You must be really busy, you have a life too. But you look at those spots, tomorrow, whether they are bigger or smaller, hopefully, you will ponder what it would mean to her to get those results. You will know what she went through to hear your “impression.”

It is just another scan for you. But when you have read it, she can resume that fragmented thing she currently calls life.

Please, dear doctor, give me my results; my life is on hold.

[On Dec 1, 2020, Dheeraj Raina made minor edits in grammar, punctuation, spelling, and style in this post and added the featured photo by Harlie Raethel on Unsplash]


    1. Yes. I know I do. I hope that all the patients I read for know that I read each case with care, and I don’t rush through any. The list is long, and the stories behind them hidden. But I do know, and I do care. I have cancer too.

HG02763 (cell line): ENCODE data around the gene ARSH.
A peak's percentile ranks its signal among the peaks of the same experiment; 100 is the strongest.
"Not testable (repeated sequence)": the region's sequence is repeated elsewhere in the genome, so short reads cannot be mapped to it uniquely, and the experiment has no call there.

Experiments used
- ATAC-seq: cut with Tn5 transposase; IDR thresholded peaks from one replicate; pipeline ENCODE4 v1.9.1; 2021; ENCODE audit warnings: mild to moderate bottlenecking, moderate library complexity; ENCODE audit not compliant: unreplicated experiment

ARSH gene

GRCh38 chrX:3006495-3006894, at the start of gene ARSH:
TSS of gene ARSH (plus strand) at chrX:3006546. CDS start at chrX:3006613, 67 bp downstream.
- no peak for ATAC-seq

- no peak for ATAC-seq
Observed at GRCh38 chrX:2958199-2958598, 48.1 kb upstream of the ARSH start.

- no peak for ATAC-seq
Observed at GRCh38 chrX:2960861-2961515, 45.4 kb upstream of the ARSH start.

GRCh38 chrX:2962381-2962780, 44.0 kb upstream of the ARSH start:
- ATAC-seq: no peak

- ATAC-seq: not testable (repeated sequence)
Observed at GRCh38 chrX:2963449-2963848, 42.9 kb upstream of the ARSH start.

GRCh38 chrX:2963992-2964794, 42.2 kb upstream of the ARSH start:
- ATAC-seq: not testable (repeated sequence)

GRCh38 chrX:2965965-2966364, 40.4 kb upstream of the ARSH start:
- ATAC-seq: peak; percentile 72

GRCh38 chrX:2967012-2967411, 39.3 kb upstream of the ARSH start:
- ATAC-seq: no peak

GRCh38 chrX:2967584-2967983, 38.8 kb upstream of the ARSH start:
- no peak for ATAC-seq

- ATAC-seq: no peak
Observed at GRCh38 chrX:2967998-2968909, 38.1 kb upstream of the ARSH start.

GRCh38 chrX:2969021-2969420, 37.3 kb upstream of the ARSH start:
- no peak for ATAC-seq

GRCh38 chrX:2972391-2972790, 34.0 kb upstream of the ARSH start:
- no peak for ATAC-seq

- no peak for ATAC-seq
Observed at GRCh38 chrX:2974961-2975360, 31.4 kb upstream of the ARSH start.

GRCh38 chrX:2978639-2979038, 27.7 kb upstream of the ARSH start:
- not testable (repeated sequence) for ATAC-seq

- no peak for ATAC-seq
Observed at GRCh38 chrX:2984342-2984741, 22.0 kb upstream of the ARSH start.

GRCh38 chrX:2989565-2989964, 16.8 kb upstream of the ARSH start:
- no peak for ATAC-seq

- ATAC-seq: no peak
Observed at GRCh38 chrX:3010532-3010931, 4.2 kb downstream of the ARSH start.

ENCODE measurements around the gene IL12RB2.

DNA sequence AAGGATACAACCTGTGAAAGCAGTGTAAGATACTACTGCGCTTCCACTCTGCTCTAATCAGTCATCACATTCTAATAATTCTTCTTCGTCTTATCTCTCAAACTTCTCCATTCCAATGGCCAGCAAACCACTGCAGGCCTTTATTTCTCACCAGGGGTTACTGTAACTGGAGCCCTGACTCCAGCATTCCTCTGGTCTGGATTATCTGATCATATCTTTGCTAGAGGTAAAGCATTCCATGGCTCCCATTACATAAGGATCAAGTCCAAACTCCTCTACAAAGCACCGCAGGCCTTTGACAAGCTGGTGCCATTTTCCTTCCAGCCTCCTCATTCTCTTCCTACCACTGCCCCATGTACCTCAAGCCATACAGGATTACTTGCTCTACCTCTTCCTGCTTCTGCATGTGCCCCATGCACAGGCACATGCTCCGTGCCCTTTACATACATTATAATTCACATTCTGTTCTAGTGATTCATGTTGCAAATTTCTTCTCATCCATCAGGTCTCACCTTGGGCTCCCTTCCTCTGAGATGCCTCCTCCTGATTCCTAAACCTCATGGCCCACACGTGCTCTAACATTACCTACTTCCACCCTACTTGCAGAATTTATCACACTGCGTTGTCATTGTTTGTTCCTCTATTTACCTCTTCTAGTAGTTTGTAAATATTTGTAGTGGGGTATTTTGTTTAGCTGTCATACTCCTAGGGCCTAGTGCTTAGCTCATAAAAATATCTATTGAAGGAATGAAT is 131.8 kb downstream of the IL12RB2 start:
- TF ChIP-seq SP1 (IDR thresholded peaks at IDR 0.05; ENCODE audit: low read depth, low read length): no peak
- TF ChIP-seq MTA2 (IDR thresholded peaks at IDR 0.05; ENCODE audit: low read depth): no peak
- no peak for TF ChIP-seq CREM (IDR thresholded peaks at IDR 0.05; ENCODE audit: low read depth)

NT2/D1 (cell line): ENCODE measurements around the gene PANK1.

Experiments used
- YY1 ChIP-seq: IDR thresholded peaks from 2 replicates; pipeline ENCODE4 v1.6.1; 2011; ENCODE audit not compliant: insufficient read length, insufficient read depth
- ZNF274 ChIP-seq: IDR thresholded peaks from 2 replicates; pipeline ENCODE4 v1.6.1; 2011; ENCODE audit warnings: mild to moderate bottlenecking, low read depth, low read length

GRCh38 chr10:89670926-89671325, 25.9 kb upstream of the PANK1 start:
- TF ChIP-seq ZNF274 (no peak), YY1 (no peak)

1. Sending love and strength to you. I can’t imagine the anxiety you’re feeling. I went through a similar wait this summer after a mass was discovered on my pancreas. My news was good. The wait for the biopsy results was brutal. You have so many faceless supporters out there. Stay strong.

  2. I’m an oncologist I don’t know if it brings you any measure of comfort to know often times the radiologist call us to celebrate good scans and tell us how sad they are when the scans go the other way. I know you are a psychiatrist and have deep knowledge of how the world of medicine goes but was not sure if you knew of this. We all stand with you. You inspire me with each post

  3. Scanxiety is the pits! I have learned now to make an appointment the following day with my oncologist so I don’t fret about when she is going to call, and we can look at the images together. It has really helped with my sanity. *Hugs*

  4. God bless you. A friend shared this on her page. I am praying for you. What an amazing, strong and beautiful person you are.